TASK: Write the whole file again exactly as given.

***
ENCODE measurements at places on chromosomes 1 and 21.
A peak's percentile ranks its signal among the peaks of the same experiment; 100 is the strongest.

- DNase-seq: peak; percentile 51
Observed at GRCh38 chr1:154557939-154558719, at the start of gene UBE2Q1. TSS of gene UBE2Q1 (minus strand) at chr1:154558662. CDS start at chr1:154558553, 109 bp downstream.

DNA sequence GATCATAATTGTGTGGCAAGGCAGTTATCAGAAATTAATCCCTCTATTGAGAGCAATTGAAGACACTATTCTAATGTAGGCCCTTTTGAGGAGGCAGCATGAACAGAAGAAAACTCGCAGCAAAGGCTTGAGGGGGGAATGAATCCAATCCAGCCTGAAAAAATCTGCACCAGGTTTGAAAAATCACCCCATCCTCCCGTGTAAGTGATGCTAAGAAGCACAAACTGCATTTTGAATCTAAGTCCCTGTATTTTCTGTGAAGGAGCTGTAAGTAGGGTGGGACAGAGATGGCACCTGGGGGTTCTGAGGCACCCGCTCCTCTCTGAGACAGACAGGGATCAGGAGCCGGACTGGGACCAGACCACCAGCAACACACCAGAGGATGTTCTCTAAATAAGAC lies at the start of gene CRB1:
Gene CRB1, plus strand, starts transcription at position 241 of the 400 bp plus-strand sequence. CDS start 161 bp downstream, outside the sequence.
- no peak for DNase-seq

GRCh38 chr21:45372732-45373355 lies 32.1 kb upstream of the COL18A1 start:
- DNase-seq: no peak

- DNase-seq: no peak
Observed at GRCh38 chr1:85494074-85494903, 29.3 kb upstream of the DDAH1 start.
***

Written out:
ENCODE measurements at places on chromosomes 1 and 21.
A peak's percentile ranks its signal among the peaks of the same experiment; 100 is the strongest.

- DNase-seq: peak; percentile 51
Observed at GRCh38 chr1:154557939-154558719, at the start of gene UBE2Q1. TSS of gene UBE2Q1 (minus strand) at chr1:154558662. CDS start at chr1:154558553, 109 bp downstream.

DNA sequence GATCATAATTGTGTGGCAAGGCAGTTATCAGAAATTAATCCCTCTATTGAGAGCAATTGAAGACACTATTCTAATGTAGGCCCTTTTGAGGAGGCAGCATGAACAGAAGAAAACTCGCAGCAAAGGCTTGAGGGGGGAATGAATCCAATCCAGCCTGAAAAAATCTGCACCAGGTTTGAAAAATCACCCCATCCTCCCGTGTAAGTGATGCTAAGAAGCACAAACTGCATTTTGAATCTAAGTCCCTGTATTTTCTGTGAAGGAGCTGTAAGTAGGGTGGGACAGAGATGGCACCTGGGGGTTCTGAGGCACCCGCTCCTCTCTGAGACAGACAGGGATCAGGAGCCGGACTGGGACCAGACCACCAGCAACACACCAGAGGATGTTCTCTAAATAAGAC lies at the start of gene CRB1:
Gene CRB1, plus strand, starts transcription at position 241 of the 400 bp plus-strand sequence. CDS start 161 bp downstream, outside the sequence.
- no peak for DNase-seq

GRCh38 chr21:45372732-45373355 lies 32.1 kb upstream of the COL18A1 start:
- DNase-seq: no peak

- DNase-seq: no peak
Observed at GRCh38 chr1:85494074-85494903, 29.3 kb upstream of the DDAH1 start.